30 comments:

Lib said...

Hi Sandi,
Never fails when the salemans says easy ,look out!Lol
Hope you're having agreat wk.
Blessins',Lib

Susie Q said...

Your posts always put a smile on my face...did you get that emails I sent you about the URL?

Have a wonderful end of week/weekend dear heart.

Love,
Sue

Jeni said...

Mac's issues with the tractor sounds very much like me with respect to "do-it-yourself" stuff with blogging and a few other computer related things. I don't do very well, in general, with written instructions I have to interpret but usually, if someone shows me, in person ya know, how to do things (computer related here) I can pick them up fairly well. That is provided they go slowly and thoroughly explain stuff and then, let me try it too under their watchful eye. But most of the time, people who know/understand this stuff already just zip through the instructions, sometimes leave something pertinent out too, and my head is spinning from the instruction session. Not spinning as bad as it does when I try to read instructions and put them into action -but spinning, none the less. I frequently want to take fine copper wire to some of the computer gurus like at Google or Feedburner,etc., and make them unable to ever procreate again!

Hadriana's Treasures said...

Hi Sandi, I think we need one of those tractors. There's a piece of land next door to our house. It's owned by a big company yet the village people (not the ones who sing YMCA!) want us to cut it all the time because the last guy who owned the house did. It takes flippin' ages with a normal grass mower and the land is not level. Then we have to find somewhere to put the grass clippings. Not an easy job as it requires 4 trips to the town dump and farmers aren't keen to take it as it is against the law! Come on over you and Mac...you are welcome any time!!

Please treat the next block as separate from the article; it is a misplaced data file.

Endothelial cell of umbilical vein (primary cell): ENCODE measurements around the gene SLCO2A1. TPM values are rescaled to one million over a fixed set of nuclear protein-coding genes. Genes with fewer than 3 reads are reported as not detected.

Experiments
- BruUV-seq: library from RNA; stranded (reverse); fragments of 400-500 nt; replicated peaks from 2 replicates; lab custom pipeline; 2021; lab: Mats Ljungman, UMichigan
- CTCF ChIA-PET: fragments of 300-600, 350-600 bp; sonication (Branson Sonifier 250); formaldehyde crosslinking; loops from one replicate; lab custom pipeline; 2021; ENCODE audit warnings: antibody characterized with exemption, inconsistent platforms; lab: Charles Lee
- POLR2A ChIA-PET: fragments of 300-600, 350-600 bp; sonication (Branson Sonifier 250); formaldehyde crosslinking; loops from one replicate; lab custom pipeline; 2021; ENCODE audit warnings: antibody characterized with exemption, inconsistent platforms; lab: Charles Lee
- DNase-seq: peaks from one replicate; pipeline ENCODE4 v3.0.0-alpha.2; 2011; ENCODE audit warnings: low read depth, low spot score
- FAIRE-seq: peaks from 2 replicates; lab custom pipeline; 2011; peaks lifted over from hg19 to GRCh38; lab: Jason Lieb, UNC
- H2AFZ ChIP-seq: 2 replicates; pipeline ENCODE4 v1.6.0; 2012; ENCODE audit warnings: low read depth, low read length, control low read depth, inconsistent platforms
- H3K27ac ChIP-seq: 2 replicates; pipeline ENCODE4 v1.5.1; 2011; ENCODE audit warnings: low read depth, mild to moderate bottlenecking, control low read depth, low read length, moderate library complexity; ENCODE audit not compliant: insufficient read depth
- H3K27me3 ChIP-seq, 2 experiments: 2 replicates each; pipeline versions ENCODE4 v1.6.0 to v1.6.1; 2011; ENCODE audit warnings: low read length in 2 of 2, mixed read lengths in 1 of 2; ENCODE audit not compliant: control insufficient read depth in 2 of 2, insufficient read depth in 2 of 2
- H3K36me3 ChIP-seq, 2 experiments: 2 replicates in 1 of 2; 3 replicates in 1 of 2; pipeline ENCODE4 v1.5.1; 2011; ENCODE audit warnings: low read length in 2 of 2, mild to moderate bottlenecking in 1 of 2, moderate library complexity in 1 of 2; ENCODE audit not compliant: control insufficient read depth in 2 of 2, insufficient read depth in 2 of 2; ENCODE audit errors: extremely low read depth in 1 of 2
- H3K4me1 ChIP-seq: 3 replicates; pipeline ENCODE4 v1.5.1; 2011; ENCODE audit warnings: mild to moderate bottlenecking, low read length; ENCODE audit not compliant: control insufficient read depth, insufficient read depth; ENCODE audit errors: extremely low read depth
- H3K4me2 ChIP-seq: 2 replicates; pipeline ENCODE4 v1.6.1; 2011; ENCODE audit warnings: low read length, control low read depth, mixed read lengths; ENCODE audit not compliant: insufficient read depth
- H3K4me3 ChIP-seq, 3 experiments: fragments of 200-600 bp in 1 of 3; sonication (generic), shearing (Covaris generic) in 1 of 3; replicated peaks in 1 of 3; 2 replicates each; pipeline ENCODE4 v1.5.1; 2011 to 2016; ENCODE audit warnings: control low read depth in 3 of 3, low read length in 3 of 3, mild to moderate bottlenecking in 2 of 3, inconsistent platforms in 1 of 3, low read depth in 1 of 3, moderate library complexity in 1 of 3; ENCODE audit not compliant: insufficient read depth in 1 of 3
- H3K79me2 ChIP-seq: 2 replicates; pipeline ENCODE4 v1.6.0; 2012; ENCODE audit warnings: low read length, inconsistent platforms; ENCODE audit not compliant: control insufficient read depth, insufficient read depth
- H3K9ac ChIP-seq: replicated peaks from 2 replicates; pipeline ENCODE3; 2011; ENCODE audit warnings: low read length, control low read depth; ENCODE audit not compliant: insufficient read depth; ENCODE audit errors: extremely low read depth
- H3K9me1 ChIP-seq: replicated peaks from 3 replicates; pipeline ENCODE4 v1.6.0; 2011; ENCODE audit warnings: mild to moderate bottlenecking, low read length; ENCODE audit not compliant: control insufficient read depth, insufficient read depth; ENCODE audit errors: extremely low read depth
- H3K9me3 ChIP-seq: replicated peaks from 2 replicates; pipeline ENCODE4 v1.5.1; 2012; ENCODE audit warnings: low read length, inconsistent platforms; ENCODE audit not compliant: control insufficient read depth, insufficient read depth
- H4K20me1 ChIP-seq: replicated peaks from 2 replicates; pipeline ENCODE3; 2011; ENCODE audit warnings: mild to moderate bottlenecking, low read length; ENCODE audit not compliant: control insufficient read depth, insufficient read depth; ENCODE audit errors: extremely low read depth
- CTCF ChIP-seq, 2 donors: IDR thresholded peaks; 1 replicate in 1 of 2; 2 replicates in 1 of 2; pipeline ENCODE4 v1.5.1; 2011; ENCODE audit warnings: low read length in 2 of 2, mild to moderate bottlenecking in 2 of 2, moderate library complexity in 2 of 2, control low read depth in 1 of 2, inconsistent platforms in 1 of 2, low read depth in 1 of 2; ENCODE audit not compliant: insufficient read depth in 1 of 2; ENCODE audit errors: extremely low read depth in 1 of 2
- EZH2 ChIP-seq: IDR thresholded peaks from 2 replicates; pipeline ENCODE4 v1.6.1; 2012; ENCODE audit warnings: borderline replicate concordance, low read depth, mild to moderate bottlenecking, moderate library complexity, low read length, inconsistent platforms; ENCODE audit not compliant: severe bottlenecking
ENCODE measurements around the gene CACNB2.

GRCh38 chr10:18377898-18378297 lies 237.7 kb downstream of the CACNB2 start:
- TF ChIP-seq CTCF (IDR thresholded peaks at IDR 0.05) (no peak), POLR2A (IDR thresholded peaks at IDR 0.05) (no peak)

Akelamalu said...

It's never as easy as they make out is it? :(

Pam said...

lol! Poor Mac.

I bet he gave him a piece of his mind when he got there.

Kari (GrannySkywalker) said...

I'm just proud that Uncle Wally read the manual. Sure wish Randey knew about such things. lol

Love ya'll,
Sissy

Vee ~ A Haven for Vee said...

Oh I was tickled by this story. My dad just sold his 1946 Farmall after owning it for 20 something years. (He's just too old to climb up in the saddle anymore.) Anyway, a good tractor story is right up my alley. I don't blame Mac for wanting to punch the guy either!